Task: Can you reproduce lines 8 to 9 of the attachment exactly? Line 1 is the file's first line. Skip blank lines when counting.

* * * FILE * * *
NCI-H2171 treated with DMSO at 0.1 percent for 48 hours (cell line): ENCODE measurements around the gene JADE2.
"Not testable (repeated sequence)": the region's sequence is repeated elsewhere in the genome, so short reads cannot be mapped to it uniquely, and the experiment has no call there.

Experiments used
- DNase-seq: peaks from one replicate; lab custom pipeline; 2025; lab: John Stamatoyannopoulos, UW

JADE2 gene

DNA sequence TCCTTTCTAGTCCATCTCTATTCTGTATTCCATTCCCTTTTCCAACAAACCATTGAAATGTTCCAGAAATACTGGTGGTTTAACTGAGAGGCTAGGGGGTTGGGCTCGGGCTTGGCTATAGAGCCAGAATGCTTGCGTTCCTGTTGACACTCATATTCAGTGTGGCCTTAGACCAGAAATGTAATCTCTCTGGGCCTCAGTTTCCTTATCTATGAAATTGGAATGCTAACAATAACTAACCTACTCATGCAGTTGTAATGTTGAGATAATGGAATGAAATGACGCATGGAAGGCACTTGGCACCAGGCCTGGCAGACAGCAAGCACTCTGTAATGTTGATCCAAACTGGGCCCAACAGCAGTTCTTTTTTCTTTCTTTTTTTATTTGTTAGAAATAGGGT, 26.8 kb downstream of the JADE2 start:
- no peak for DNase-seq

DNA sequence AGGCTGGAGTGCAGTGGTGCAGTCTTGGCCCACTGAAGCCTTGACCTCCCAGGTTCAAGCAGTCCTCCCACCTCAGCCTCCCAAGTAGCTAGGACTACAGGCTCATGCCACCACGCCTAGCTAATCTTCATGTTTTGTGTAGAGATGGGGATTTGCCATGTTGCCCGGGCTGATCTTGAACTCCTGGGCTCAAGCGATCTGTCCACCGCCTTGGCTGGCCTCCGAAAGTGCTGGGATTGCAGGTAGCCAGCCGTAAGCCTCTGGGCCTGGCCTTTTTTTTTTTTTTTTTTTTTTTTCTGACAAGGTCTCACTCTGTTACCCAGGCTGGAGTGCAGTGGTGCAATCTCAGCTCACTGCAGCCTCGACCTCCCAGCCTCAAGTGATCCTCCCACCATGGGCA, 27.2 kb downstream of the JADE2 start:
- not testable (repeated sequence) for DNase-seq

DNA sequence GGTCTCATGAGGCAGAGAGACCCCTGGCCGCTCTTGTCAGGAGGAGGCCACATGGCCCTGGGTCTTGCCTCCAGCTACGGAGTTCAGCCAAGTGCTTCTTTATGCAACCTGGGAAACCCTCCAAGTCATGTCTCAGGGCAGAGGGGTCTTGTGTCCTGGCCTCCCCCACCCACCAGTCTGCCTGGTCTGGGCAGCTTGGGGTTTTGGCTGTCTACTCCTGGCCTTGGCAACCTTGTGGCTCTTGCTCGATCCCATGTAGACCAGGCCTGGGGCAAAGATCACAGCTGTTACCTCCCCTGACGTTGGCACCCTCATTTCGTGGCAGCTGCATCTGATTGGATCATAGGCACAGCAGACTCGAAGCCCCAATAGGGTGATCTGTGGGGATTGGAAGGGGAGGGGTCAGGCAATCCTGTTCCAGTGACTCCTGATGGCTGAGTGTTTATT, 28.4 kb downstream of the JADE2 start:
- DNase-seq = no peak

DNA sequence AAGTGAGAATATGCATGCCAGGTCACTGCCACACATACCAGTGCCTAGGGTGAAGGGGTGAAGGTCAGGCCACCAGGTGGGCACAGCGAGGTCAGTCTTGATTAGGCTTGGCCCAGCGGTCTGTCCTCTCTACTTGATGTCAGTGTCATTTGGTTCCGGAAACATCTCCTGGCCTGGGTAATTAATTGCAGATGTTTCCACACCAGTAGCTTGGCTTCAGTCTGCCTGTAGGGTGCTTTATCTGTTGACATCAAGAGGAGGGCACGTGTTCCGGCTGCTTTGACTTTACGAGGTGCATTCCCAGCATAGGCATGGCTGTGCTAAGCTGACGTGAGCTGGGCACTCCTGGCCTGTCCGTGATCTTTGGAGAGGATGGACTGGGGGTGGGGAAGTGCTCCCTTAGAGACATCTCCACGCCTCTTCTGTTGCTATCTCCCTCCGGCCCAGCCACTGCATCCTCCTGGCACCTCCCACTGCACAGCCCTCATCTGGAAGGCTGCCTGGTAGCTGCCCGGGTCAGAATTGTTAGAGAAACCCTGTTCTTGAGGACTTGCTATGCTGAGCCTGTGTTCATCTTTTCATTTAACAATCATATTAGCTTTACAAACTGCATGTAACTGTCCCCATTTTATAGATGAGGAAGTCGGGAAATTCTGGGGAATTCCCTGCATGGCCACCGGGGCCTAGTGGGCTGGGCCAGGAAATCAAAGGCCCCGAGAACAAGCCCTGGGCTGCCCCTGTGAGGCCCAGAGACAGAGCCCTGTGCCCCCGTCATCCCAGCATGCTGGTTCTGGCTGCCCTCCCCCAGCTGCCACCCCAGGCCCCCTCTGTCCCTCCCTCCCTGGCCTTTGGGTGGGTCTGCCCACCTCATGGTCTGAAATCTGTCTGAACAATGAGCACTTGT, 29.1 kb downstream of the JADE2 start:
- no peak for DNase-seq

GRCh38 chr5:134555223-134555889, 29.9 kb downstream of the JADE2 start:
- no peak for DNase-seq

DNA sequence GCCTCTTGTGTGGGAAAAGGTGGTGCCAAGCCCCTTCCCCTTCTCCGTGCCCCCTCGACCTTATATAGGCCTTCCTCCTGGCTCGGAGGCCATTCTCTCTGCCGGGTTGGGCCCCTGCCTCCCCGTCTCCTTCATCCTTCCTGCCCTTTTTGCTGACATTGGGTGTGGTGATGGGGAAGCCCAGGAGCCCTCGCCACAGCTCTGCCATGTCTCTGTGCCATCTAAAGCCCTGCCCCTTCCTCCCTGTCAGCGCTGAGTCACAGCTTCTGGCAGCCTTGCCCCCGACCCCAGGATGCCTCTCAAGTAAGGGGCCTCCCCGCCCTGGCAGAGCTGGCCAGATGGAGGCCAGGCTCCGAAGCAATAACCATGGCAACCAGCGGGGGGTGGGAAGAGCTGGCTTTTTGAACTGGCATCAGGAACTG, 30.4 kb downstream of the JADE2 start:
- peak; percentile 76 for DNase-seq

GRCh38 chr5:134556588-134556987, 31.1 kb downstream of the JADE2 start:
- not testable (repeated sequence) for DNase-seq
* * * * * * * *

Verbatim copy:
DNA sequence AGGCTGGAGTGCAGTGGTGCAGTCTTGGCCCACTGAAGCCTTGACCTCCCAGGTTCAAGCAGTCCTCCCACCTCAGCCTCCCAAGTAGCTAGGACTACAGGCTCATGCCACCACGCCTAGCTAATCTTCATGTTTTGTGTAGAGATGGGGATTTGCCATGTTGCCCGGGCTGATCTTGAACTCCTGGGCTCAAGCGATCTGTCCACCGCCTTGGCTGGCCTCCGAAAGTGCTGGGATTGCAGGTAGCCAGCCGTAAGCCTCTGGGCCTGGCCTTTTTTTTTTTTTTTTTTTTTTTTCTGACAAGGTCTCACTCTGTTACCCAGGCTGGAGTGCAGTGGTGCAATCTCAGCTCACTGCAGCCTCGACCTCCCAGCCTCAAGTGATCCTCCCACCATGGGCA, 27.2 kb downstream of the JADE2 start:
- not testable (repeated sequence) for DNase-seq